State-run hospitals in Tak have appealed for donations of medical supplies for protection against COVID-19, saying their stocks are all but exhausted after the first wave of the outbreak and they are now having to treat patients from Myanmar which is now being hammered by the pandemic.
The hospitals need N95 masks, surgical masks and personal protective equipment.
The request for donations was made public by Nattagarn Chuenchom, a physician at Mae Sot Hospital.
In her Facebook post, Dr Chuenchom described the hardship and financial burdens faced by state-run hospitals in the Thai-Myanmar border area.
Other supplies which the border hospitals need include waterproof medical gowns, surgical gloves, face shields and sanitisers, according to the doctor.
The hospitals also welcome cash, which along with the supplies, can be donated directly to Mae Sot Hospital, Tha Song Yang Hospital, Mae Ramat Hospital, Phop Phra Hospital, Umphang Hospital, Dr Chuenchom said.
“Now our stocks are running low from the first round of outbreak containment. Our budget is also drying up. We have almost nothing left now,” she wrote.
The doctor admitted she could not be sure if her hospital will be able to cope as efficiently as it had previously.
“We’re serving as a frontline defence against transmission of disease. But we need to make sure that we won’t create a humanitarian crisis at the same time,” she said.
Sometimes, Myanmar patients were rushed to the hospital in critical condition from the other side of the border. The hospital cannot turn them away, she said.
And while racing against time to save a patient’s life, medical workers need to try their best to maintain strict COVID-19 prevention measures to ensure their humanitarian work will not cause the virus to spread into the country, she said.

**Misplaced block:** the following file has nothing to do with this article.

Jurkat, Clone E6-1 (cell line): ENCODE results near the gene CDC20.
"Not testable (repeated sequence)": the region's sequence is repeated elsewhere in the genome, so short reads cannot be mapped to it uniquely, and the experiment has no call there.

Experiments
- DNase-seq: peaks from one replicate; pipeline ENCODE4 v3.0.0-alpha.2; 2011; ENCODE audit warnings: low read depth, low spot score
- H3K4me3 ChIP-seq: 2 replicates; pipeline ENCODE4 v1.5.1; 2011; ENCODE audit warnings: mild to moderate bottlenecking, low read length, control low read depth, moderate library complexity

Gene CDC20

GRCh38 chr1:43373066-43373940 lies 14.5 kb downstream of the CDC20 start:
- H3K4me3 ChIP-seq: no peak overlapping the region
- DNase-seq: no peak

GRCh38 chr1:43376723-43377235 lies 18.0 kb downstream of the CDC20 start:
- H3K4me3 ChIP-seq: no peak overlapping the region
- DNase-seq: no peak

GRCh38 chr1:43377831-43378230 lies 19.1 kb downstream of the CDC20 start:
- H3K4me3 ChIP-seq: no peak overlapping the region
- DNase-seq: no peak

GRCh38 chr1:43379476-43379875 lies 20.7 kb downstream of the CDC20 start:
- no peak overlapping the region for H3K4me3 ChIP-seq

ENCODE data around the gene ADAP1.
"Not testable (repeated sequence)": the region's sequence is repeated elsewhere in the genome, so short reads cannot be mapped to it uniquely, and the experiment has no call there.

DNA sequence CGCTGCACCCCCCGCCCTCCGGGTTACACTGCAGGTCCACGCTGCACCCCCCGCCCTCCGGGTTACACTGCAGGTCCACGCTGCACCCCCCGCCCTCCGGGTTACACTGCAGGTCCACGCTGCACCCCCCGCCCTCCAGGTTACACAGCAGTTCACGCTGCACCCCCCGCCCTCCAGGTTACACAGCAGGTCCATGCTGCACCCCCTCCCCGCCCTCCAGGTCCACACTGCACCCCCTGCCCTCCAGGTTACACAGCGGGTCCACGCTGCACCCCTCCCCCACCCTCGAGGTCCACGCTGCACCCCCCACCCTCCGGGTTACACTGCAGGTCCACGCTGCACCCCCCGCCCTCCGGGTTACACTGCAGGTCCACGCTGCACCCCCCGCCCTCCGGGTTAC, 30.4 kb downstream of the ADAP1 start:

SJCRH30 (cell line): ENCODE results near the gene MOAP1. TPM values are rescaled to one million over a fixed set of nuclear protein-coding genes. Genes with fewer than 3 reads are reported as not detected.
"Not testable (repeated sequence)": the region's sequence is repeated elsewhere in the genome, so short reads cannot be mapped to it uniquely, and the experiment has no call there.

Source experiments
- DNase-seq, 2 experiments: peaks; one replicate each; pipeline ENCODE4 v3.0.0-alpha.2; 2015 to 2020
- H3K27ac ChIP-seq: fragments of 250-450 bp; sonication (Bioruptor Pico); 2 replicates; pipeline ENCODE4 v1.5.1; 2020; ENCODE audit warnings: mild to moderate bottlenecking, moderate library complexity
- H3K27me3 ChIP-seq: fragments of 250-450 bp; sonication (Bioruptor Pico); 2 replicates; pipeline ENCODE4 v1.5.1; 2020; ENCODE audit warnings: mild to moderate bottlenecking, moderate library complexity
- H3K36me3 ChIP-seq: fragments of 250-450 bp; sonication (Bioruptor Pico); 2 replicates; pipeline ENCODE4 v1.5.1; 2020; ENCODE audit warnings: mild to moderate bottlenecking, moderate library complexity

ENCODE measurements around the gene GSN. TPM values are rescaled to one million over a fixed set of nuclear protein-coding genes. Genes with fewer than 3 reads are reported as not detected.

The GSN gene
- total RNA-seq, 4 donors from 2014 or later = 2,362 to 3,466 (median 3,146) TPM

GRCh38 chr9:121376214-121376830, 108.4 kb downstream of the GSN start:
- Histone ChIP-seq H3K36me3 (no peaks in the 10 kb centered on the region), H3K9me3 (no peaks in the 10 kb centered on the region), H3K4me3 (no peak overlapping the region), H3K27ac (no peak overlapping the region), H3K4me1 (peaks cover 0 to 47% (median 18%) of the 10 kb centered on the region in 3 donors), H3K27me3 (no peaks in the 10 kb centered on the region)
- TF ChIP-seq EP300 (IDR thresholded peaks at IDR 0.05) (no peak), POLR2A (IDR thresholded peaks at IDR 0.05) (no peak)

Recently, in the middle of the night, security authorities detained 10 illegal migrants, two of whom had a high fever and were sent to the hospital for COVID-19 screening, she said.
In Mae Sot alone there are about 300,000 Thais and 300,000 Myanmar nationals in the border areas, she said.
“The hospital workload here in this border area is two to three times heavier than anywhere else,” she said.
The borderline from northernmost Tha Song Yang district to southernmost Umphang district stretches more than 600 kilometres, which makes it impossible for security forces to patrol the border around the clock, she said.
Also Sunday, combined forces of police, military and local leaders set up surveillance units to monitor commonly-used border passages in Sai Yok and Thong Pha Phum and Sangkhla Buri districts of the western province of Kanchanaburi bordering Myanmar.
In Kamphaeng Phet, governor Chaowalit Saenguthai said the province is stepping up surveillance of migrant workers who might try to sneak into the country following the easing of lockdown measures.
Some are eager to work but want to avoid 14-day quarantine so try to sneak across rather than going through formal channels. The governor stressed that local officials, community leaders and health volunteers would have to be the first line of defence in keeping the province safe.
Meanwhile, social media pictures of Myanmar migrants visiting tourist attractions in Khao Kho district sparked fears among residents that they could spread COVID-19, prompting a senior district official to quell their concerns.
The message, “Today, we take 12 truckloads of Myanmar nationals for a tour of Khao Kho” and pictures of the migrants on pickup trucks were posted to social media by the “Thongchai Khao Kho tour service”.
On seeing the post, local people expressed fears authorities were not taking adequate measures to prevent the virus from spreading.
They said some of the migrants were seen not wearing face masks.